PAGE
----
The Feast of the Goat, Mario Vargas Llosa, translated by Edith Grossman. New York: Farrar, Straus & Giroux. 416 pages. $25. BUY NOW


The Feast of the Goat, nearly documentary in tone, is a dense, dramatic, at times almost unbearably cruel and relentless political novel. It belongs to the illustrious tradition of the Latin Americanñdictator novel, in this case the Trujillo dictatorship in the Dominican Republic. But it is also a culmination of two searches that have characterized Vargas Llosa's writing since the beginning of his career: for what he has referred to as the "total novel"; and also for a Flaubertian perfection, a perfect fusion of style, form, and subject. A few years ago, in an essay on Dos Passos's Manhattan Transfer, Vargas Llosa reflected on this idea of a "total" novel: "This is a desire to extend itself, to grow and multiply through descriptions, characters and incidents in order to exhaust all the possibilities, to represent its world on the largest, and also the most minute scale, at all levels and from all angles." Among the great works he lists that have achieved this is, of course, Madame Bovary. The "total" and Flaubertian idea, the "utopian design," is to create a novelistic reality so autonomous and whole that the reader feels convinced that this illusory reality is as true and durable as the reality it purports to describe, perhaps even more so.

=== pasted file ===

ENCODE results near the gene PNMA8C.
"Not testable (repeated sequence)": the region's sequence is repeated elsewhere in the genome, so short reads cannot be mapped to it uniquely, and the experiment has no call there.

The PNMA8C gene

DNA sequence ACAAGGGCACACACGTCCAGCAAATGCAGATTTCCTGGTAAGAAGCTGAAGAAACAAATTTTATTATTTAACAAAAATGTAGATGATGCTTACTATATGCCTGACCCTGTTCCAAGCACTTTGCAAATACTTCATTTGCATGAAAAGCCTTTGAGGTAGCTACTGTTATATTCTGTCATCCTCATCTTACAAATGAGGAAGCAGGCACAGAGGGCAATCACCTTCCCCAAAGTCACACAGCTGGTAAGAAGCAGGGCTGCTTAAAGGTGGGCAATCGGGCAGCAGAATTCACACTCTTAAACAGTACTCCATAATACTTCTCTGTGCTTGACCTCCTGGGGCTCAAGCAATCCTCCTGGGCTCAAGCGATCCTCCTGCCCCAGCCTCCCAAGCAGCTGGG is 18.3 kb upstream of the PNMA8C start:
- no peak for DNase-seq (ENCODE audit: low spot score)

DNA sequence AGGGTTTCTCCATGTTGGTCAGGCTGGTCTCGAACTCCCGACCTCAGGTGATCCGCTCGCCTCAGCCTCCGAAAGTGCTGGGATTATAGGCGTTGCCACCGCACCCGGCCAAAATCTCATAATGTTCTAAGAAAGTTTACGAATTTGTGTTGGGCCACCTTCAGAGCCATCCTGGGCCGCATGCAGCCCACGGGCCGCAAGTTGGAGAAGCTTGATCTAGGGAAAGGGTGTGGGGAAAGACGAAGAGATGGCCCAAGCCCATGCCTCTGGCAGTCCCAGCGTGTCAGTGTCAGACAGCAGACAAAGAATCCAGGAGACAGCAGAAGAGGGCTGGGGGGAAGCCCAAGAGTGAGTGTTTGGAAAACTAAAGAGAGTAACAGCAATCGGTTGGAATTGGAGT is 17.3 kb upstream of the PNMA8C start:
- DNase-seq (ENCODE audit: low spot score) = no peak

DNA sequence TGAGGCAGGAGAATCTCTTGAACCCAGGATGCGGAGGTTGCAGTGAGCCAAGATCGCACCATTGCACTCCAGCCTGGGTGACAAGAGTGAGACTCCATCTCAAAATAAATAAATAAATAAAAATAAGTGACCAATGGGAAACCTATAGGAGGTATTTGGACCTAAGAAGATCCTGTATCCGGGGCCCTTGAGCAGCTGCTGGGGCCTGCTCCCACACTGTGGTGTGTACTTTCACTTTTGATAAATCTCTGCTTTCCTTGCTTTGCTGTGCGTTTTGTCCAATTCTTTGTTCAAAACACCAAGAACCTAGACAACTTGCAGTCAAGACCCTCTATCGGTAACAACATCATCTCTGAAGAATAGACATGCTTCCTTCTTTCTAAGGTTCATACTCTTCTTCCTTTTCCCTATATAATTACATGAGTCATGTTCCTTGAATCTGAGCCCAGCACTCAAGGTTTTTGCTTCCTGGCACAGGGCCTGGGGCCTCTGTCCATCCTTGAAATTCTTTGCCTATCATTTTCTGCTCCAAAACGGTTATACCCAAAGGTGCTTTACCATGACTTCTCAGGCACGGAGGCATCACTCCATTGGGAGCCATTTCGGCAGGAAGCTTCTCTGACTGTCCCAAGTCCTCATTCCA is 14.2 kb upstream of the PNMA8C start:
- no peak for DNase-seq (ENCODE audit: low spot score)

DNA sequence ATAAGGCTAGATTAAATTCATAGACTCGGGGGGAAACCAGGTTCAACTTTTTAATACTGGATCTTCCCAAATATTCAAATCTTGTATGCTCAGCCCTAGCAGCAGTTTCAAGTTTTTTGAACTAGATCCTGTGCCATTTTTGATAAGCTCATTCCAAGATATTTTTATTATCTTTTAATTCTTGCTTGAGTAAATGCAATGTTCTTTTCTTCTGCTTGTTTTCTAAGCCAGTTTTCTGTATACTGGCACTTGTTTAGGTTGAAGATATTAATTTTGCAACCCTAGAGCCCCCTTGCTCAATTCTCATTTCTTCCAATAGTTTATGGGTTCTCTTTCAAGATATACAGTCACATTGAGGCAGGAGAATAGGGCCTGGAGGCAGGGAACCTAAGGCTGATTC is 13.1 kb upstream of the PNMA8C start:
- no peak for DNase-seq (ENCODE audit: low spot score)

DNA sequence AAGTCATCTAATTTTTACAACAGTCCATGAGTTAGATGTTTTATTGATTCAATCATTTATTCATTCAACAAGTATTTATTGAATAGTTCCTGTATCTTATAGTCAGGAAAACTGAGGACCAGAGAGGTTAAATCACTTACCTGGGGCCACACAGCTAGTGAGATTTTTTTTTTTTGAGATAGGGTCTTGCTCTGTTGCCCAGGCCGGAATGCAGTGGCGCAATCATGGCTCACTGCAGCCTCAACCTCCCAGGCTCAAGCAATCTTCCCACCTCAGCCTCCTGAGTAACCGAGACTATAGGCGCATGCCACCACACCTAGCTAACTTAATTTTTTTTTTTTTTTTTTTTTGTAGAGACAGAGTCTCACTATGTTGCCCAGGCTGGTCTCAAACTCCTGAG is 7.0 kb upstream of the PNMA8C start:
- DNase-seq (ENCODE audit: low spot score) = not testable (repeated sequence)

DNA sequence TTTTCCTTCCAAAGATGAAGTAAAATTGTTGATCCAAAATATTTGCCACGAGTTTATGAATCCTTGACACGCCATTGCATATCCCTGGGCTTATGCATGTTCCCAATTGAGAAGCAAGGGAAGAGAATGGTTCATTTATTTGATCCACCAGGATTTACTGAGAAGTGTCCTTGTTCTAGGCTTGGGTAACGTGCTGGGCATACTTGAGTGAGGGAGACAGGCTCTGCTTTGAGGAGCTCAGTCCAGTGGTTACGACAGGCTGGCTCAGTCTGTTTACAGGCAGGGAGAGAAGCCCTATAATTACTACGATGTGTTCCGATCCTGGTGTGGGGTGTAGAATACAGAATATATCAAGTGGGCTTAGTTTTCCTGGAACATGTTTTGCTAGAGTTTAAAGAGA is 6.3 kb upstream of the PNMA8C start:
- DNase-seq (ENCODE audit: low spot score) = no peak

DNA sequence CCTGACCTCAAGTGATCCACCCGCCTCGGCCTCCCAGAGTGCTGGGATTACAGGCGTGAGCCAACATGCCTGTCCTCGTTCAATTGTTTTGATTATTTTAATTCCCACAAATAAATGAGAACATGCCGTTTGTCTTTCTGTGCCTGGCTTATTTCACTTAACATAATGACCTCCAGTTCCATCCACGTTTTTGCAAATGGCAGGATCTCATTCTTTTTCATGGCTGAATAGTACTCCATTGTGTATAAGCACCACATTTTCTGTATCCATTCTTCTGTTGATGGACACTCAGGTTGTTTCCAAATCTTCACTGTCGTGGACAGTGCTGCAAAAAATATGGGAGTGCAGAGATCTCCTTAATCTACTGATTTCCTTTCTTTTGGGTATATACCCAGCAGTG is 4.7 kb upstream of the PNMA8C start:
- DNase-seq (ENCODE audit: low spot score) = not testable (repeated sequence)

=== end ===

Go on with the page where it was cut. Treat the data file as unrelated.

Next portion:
The Feast of the Goat is constructed around three alternating narrative lines, historically anchored by the last days of Rafael L. Trujillo's rule in 1961, but which move backward and forward in time, at times converging, and separating. The first chapter introduces Urania Cabral, the forty-nine-year-old, Harvard-educated daughter of an invalid former Trujillo senator. Now a loveless, workaholic New York lawyer and obsessive student of the Trujillo dictatorship, she has returned to the Dominican Republic for the first time since leaving it thirty-five years before, to confront the father, country, and past that have so traumatized and wounded her. In the second chapter, we meet the tyrant himself, Trujillo, on what, we eventually realize, will be the last day of his life. These chapters, with echoes of García Márquez's Autumn of the Patriarch, convey the inner dialogue of a great, grotesque, omnivorous ruin. The aging leader's murderous power still casts its shadow throughout his realm, but he cannot control his own prostate and lives in terror of publicly wetting his pants. We see him, as politically intuitive and ruthless as ever, fully engaged in all the machinations and self- justifications of dictatorship. His memories crawl back and forth over three decades of political murders, including the politically popular massacres of despised Haitian immigrants and workers, and three decades of a regime propped up by the United States, which now finds itself suddenly beset by enemies on all sides. But what Trujillo most obsessively returns to are his erotic ruminations, and recent sexual humiliation, for without the redemptive charge of sexual virility, his power seems to him a meaningless wasteland. The third chapter introduces a group of men staking out a city highway, waiting for the car driving Trujillo to his nightly love pad so that they can assassinate him. Each man feels harmed by Trujillo in different ways; each has made the decision that, in order to purge himself and the Dominican Republic of the humilations and corruptions of the dictatorship, Trujillo must be murdered.

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